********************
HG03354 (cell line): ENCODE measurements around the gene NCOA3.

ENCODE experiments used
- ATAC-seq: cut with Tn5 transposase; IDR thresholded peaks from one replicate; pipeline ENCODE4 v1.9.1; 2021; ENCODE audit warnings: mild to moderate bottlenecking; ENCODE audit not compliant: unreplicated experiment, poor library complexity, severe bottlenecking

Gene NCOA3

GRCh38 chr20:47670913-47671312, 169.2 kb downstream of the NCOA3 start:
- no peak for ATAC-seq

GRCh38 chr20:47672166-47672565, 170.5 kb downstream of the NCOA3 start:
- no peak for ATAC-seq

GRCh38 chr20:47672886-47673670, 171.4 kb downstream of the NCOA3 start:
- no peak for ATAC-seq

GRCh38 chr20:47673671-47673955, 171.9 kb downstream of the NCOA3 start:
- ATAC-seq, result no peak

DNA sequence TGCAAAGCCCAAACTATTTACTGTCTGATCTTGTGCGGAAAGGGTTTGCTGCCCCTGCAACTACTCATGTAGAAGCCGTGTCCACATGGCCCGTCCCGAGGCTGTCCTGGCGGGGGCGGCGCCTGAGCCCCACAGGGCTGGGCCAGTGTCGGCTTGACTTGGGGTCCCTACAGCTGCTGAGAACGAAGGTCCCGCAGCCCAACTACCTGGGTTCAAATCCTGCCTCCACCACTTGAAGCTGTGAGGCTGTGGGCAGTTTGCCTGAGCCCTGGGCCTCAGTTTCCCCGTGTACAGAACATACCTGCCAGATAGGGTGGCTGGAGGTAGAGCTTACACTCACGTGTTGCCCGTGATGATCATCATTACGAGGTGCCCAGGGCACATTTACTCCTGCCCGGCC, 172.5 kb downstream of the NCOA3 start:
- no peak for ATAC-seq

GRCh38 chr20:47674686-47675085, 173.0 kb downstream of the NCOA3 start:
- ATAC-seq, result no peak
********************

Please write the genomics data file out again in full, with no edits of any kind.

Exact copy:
HG03354 (cell line): ENCODE measurements around the gene NCOA3.

ENCODE experiments used
- ATAC-seq: cut with Tn5 transposase; IDR thresholded peaks from one replicate; pipeline ENCODE4 v1.9.1; 2021; ENCODE audit warnings: mild to moderate bottlenecking; ENCODE audit not compliant: unreplicated experiment, poor library complexity, severe bottlenecking

Gene NCOA3

GRCh38 chr20:47670913-47671312, 169.2 kb downstream of the NCOA3 start:
- no peak for ATAC-seq

GRCh38 chr20:47672166-47672565, 170.5 kb downstream of the NCOA3 start:
- no peak for ATAC-seq

GRCh38 chr20:47672886-47673670, 171.4 kb downstream of the NCOA3 start:
- no peak for ATAC-seq

GRCh38 chr20:47673671-47673955, 171.9 kb downstream of the NCOA3 start:
- ATAC-seq, result no peak

DNA sequence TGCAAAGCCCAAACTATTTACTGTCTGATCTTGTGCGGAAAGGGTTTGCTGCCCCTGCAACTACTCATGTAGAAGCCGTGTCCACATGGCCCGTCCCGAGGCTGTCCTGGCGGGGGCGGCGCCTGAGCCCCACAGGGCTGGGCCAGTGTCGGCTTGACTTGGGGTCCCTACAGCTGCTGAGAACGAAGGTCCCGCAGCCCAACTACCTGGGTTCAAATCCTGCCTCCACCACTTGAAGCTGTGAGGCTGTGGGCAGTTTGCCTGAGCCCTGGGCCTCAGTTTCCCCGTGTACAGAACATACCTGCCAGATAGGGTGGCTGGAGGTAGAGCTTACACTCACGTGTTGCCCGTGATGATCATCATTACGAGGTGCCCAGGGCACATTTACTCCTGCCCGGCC, 172.5 kb downstream of the NCOA3 start:
- no peak for ATAC-seq

GRCh38 chr20:47674686-47675085, 173.0 kb downstream of the NCOA3 start:
- ATAC-seq, result no peak